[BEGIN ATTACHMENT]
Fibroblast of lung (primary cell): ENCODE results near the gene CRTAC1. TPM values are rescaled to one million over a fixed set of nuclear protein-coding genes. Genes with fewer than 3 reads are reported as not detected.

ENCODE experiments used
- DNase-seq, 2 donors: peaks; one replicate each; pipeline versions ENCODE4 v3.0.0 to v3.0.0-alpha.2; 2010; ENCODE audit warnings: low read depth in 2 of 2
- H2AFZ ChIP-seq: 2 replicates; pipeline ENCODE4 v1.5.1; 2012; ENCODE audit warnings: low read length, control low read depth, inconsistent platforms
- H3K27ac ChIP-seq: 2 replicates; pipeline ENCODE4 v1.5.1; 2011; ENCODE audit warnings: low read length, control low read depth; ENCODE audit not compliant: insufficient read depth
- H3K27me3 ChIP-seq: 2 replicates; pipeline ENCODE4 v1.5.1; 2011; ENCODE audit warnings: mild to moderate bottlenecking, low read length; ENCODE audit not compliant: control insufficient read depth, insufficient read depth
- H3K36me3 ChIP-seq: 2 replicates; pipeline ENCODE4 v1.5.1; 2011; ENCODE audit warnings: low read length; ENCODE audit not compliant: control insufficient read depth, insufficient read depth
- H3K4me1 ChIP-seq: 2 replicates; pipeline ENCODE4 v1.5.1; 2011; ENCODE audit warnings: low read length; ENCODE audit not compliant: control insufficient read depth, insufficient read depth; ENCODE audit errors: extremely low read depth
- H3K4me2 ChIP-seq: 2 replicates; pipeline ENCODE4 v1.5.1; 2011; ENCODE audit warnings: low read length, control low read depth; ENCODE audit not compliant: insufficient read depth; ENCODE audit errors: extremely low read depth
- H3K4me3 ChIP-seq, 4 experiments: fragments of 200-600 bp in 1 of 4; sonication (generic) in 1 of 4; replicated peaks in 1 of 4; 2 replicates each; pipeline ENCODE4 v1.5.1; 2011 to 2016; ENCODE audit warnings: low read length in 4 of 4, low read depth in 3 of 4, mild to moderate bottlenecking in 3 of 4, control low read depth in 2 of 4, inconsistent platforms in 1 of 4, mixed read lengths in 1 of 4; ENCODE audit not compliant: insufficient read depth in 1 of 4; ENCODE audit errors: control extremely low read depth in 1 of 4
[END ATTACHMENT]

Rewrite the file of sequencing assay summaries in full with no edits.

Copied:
Fibroblast of lung (primary cell): ENCODE results near the gene CRTAC1. TPM values are rescaled to one million over a fixed set of nuclear protein-coding genes. Genes with fewer than 3 reads are reported as not detected.

ENCODE experiments used
- DNase-seq, 2 donors: peaks; one replicate each; pipeline versions ENCODE4 v3.0.0 to v3.0.0-alpha.2; 2010; ENCODE audit warnings: low read depth in 2 of 2
- H2AFZ ChIP-seq: 2 replicates; pipeline ENCODE4 v1.5.1; 2012; ENCODE audit warnings: low read length, control low read depth, inconsistent platforms
- H3K27ac ChIP-seq: 2 replicates; pipeline ENCODE4 v1.5.1; 2011; ENCODE audit warnings: low read length, control low read depth; ENCODE audit not compliant: insufficient read depth
- H3K27me3 ChIP-seq: 2 replicates; pipeline ENCODE4 v1.5.1; 2011; ENCODE audit warnings: mild to moderate bottlenecking, low read length; ENCODE audit not compliant: control insufficient read depth, insufficient read depth
- H3K36me3 ChIP-seq: 2 replicates; pipeline ENCODE4 v1.5.1; 2011; ENCODE audit warnings: low read length; ENCODE audit not compliant: control insufficient read depth, insufficient read depth
- H3K4me1 ChIP-seq: 2 replicates; pipeline ENCODE4 v1.5.1; 2011; ENCODE audit warnings: low read length; ENCODE audit not compliant: control insufficient read depth, insufficient read depth; ENCODE audit errors: extremely low read depth
- H3K4me2 ChIP-seq: 2 replicates; pipeline ENCODE4 v1.5.1; 2011; ENCODE audit warnings: low read length, control low read depth; ENCODE audit not compliant: insufficient read depth; ENCODE audit errors: extremely low read depth
- H3K4me3 ChIP-seq, 4 experiments: fragments of 200-600 bp in 1 of 4; sonication (generic) in 1 of 4; replicated peaks in 1 of 4; 2 replicates each; pipeline ENCODE4 v1.5.1; 2011 to 2016; ENCODE audit warnings: low read length in 4 of 4, low read depth in 3 of 4, mild to moderate bottlenecking in 3 of 4, control low read depth in 2 of 4, inconsistent platforms in 1 of 4, mixed read lengths in 1 of 4; ENCODE audit not compliant: insufficient read depth in 1 of 4; ENCODE audit errors: control extremely low read depth in 1 of 4